Investment For Women


Women's participation in economy is one of the cornerstones of sustainable development. So it is imperative to invest for their empowerment right from when they are children. Evidence shows that an extra year of girls' education cuts infant mortality by 5 to 10 per cent.  According to the UNICEF, educating girls for six years or more drastically and consistently improves their prenatal care, postnatal care and childbirth survival rates. Educating mothers also greatly cuts the death rate of children under five. Educated girls have higher self-esteem, are more likely to avoid HIV infection, violence and exploitation, and to spread good health and sanitation practices to their families and throughout their communities. And an educated mother is more likely to send her children to school. This importance was highlighted by several lawmakers in Wednesday's session of the House of Representatives (HoR), where deliberations centred on budgetary allocations. 

During the meeting, Member of Parliament Ranjita Shrestha advocated for an increase in the budget for the Prime Minister's Daughter Self-Reliance Programme, emphasisig the need for enhanced support for job-oriented education and entrepreneurship aimed at girls. At a time when cost-of-living crisis is dominating the discussions the world over, women's economic participation to augment the family's income comes as a welcome respite. In addition to women, she highlighted the necessity of prioritising livelihoods, health, and education, particularly for marginalised groups such as labourers, farmers, and senior citizens. Similarly, Lawmaker Mahendra Bahadur Shahi called for the implementation of the Daughter Account Programme in Karnali province and stressed the need for the budget to focus on empowering women.  

Separately, Minister for Women, Children and Senior Citizens, Bhagwati Chaudhary, upon visiting the Girl Child Leading and Resource Centre, in Devchuli Municipality-10, remarked that the government is committed to investment and policy reforms for better life of teenage girls. Urging all government agencies, the social sector and society and families to invest for girls, she said the government aims to make the daughters financially strong through the Daughter Self-Reliance programme. Initiatives like this go a long way to educate and empower girl child on a par with her male counterpart, promoting gender equality.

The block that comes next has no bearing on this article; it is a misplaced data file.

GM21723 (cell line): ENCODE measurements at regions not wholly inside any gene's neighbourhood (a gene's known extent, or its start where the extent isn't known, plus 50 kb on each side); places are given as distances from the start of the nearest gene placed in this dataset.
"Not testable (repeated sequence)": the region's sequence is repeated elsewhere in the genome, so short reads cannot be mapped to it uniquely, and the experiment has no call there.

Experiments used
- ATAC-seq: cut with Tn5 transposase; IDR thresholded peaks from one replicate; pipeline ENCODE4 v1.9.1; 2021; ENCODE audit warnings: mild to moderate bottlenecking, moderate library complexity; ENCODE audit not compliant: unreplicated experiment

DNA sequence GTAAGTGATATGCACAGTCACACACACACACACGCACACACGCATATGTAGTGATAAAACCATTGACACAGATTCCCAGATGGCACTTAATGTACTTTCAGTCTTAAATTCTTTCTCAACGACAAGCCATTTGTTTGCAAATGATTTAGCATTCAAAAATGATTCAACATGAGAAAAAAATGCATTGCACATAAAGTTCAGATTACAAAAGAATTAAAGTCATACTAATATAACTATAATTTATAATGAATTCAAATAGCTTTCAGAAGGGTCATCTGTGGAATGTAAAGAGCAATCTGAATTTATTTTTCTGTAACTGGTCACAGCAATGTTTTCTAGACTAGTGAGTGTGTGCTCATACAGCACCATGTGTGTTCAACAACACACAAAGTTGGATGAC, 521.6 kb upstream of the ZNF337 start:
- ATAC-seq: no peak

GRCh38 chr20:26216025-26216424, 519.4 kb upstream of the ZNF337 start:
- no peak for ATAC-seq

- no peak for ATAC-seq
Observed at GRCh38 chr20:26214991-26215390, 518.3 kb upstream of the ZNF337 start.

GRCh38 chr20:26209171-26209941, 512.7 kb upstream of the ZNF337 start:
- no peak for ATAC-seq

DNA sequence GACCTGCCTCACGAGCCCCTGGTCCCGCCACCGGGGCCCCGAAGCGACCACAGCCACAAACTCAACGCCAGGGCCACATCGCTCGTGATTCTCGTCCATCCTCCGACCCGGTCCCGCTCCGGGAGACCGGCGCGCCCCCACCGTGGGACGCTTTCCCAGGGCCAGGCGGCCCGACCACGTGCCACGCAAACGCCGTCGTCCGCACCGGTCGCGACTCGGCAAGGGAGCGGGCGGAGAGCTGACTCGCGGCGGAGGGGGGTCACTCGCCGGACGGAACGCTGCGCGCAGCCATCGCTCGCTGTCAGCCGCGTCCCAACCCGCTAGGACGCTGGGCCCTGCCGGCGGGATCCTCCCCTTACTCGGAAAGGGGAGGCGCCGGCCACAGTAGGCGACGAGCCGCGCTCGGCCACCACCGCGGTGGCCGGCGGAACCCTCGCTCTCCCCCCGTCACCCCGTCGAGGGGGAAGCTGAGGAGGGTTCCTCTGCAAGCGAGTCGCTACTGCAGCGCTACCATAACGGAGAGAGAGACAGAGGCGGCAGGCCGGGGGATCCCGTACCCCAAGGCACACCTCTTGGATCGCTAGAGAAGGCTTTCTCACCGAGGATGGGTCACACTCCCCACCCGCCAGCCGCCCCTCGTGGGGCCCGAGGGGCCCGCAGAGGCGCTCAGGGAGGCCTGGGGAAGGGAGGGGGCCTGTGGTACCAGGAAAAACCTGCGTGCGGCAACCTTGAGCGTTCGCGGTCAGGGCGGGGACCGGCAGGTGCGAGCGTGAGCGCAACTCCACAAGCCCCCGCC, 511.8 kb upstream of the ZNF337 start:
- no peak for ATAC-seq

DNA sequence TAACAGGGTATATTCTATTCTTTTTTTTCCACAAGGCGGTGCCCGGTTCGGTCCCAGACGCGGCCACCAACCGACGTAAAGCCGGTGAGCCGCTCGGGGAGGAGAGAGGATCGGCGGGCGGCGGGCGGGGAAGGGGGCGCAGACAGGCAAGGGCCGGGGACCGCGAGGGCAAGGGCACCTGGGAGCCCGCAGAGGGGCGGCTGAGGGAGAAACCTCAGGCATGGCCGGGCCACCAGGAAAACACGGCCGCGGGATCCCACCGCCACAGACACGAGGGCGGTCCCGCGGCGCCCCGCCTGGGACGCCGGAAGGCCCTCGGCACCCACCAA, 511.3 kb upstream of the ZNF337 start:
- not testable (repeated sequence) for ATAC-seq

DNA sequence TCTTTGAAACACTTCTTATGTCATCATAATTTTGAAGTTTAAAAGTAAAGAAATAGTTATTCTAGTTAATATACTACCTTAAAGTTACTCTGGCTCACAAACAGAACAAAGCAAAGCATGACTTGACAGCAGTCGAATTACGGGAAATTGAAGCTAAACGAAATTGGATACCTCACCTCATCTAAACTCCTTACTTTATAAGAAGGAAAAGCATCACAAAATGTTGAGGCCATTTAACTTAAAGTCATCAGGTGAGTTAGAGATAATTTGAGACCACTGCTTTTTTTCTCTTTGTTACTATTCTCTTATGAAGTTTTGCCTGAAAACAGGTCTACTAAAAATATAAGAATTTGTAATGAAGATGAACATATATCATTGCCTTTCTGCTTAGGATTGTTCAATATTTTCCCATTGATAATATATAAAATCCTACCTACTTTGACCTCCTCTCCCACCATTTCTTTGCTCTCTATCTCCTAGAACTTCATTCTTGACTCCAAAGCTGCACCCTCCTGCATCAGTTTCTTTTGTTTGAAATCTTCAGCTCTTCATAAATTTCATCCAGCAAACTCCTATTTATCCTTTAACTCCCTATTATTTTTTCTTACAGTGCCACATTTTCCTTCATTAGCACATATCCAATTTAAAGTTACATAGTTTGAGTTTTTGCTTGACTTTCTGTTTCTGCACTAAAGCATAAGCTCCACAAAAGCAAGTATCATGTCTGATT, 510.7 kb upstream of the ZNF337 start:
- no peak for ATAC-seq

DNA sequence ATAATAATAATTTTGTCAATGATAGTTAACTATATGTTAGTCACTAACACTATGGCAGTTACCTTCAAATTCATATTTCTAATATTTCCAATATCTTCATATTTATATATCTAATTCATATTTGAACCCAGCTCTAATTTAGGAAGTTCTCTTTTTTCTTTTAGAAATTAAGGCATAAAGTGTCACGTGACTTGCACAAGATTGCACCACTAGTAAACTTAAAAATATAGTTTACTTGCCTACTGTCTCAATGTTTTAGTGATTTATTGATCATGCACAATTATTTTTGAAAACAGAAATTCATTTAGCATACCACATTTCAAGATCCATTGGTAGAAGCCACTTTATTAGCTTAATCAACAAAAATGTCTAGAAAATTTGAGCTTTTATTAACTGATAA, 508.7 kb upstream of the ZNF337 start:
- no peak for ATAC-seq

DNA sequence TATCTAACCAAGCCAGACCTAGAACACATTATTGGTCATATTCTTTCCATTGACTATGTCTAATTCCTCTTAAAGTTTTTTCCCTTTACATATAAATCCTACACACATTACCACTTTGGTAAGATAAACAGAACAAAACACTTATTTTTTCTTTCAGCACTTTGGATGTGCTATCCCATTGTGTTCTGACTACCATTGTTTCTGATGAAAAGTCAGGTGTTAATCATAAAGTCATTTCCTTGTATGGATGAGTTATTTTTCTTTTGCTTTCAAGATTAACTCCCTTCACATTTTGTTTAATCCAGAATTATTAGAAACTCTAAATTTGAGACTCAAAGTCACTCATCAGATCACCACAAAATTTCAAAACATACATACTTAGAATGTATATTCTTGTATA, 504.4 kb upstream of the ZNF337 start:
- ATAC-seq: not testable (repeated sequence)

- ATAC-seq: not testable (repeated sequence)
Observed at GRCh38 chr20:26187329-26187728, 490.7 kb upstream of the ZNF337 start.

An educated girl is highly likely to join the workforce and meaningfully increase the economic output. Women’s economic participation promotes productivity, enterprise development at the micro, small, and medium enterprise levels. It also enhances business management and returns on investment. There is a growing universal recognition that no economy can reach its full potential where women do not have equal opportunities. This explains why even the most conservative societies, where women had historically been assigned traditional roles confined within a house, are increasingly allowing their women members to venture out, work alongside men and contribute to the economy.  

Investment in women produces far-reaching results. Because they reinvest a large portion of their income in their families and communities, women play leading roles in creating peaceful and stable societies – necessary prerequisites for economic growth. To make this happen, such investment in woman must begin very early in her life. A World Bank research shows that brain development is the most rapid in the initial years of life, and every additional dollar invested in early childhood development programmes yields a return of between $6 and $17.

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